Hall Effect constant and Cyclotron frequency

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Hall constant and cyclotron frequency
In the ch1 if solid state physics Mermin & Ashcroft, in the hall effect section these paragraph are about cyclotron frequency, but what the two last terms want to say(the screen shot of the page is attached)? And I can't understand what happens to hall constant in high-field regime?
Screenshot_20201030-114753.png
 
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Lord Jestocost
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At high magnetic fields (high cyclotron frequencies ##\omega##) one has to consider effects which can be neglected in theoretical considerations at low magnetic fields. The criterion is whether the lifetime ##\tau## of an electron between collisions is very long compared with the characteristic time, ##1/\omega##, to perform a cyclotron orbit in the given magnetic field. Maybe, the following might be of help:

"If ##\omega## is the cyclotron frequency of a representative electron moving in a flux ##\vec B##, and ##\tau## is its average relaxation time in the cyclotron orbit, the classical field conditions introduced in Sec. 1 are formally defined for an orbit by:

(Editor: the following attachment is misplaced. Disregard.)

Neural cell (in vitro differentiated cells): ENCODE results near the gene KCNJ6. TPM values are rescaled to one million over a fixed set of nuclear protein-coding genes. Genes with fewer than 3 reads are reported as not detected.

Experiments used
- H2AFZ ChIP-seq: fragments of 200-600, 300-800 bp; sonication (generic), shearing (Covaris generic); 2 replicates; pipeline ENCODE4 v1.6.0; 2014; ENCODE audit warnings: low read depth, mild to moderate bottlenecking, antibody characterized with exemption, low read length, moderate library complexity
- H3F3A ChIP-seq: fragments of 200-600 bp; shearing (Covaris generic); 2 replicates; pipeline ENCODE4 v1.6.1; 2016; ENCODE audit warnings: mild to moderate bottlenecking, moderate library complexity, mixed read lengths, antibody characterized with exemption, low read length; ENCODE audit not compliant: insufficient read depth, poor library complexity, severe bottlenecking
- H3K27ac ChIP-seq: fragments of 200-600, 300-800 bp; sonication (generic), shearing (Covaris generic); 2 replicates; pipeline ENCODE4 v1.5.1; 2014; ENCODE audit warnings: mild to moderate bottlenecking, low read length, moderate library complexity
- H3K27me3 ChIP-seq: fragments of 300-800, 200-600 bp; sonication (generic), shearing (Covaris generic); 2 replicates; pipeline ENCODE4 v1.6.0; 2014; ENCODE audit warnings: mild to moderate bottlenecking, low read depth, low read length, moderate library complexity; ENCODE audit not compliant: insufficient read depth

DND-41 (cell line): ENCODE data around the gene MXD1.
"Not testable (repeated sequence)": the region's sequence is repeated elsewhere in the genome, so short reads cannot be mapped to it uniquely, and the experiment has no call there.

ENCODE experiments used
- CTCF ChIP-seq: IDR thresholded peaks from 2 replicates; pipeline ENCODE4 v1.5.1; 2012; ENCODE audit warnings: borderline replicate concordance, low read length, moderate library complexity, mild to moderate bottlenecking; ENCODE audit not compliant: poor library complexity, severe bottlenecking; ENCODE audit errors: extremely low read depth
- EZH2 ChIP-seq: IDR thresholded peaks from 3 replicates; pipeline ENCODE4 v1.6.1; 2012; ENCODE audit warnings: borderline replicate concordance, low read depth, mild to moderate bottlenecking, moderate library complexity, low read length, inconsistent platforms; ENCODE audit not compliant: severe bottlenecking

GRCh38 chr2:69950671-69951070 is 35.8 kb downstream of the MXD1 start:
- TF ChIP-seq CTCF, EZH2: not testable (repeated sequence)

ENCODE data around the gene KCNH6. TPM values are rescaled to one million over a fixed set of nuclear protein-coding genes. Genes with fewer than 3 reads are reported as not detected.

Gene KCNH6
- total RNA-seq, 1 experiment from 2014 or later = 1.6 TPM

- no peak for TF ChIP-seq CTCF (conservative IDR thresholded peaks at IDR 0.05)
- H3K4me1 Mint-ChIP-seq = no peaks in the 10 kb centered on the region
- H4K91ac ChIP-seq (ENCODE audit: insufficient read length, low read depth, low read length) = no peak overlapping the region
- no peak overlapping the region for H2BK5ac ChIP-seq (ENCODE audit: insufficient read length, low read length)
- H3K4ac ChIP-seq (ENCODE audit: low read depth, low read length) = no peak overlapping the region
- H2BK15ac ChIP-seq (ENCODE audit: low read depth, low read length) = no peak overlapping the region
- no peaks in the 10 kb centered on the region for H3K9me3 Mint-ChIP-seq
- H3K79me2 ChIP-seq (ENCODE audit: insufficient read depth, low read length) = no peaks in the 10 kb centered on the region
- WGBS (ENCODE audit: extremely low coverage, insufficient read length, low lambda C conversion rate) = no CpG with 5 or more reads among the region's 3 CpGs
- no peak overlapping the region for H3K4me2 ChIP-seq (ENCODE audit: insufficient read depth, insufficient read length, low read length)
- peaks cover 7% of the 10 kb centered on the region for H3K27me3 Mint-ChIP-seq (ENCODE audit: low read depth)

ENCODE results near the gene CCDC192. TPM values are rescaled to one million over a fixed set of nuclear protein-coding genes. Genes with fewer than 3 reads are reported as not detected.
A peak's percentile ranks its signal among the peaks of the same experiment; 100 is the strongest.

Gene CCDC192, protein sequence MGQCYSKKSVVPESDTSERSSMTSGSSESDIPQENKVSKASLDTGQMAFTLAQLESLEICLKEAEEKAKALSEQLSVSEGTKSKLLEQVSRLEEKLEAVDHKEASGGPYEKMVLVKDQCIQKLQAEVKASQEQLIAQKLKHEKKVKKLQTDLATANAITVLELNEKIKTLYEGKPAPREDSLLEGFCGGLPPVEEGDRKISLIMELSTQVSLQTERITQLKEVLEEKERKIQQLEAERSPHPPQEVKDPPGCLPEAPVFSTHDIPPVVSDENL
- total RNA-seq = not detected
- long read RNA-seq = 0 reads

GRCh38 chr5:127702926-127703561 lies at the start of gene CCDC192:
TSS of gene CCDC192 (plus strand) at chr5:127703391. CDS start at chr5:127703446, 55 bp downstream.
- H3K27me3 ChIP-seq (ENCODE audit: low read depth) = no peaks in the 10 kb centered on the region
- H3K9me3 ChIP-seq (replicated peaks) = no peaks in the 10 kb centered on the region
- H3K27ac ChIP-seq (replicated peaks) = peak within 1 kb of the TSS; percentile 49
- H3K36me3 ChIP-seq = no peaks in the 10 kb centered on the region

(1) ##\omega \tau \ll 1## gives the low-field condition. The representative point completes an infinitesimal segment of the total cyclotron orbit during the electron's lifetime between collisions so that topological features of the orbit are not manifested. When all orbits for a given orientation of ##\vec B## are in the low-field condition, the Hall effect is independent of the global features of the Fermi surface and depends only upon the electrons' effective mass, velocity and anisotropic relaxation time over the Fermi surface.

(2) ##\omega \tau \approx 1## gives the intermediate-field condition. Experimentally this is a very important region in which many studies of alloys and less-pure metals have been made.

(3) ##\omega \tau \gg 1## gives the high-field condition. The electron's lifetime between collisions is very long compared with the time necessary to complete the cyclotron orbit. When all orbits for a given ##\vec B## are in the high-field condition the Hall effect depends only upon the topology of the Fermi surface; electron scattering is generally not manifested, except where it affects the topology."

From: “The Hall Effect and Its Applications”, Edited by C. L. Chien and C. R. Westgate
 
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Thanks it helps me to understand more.
 
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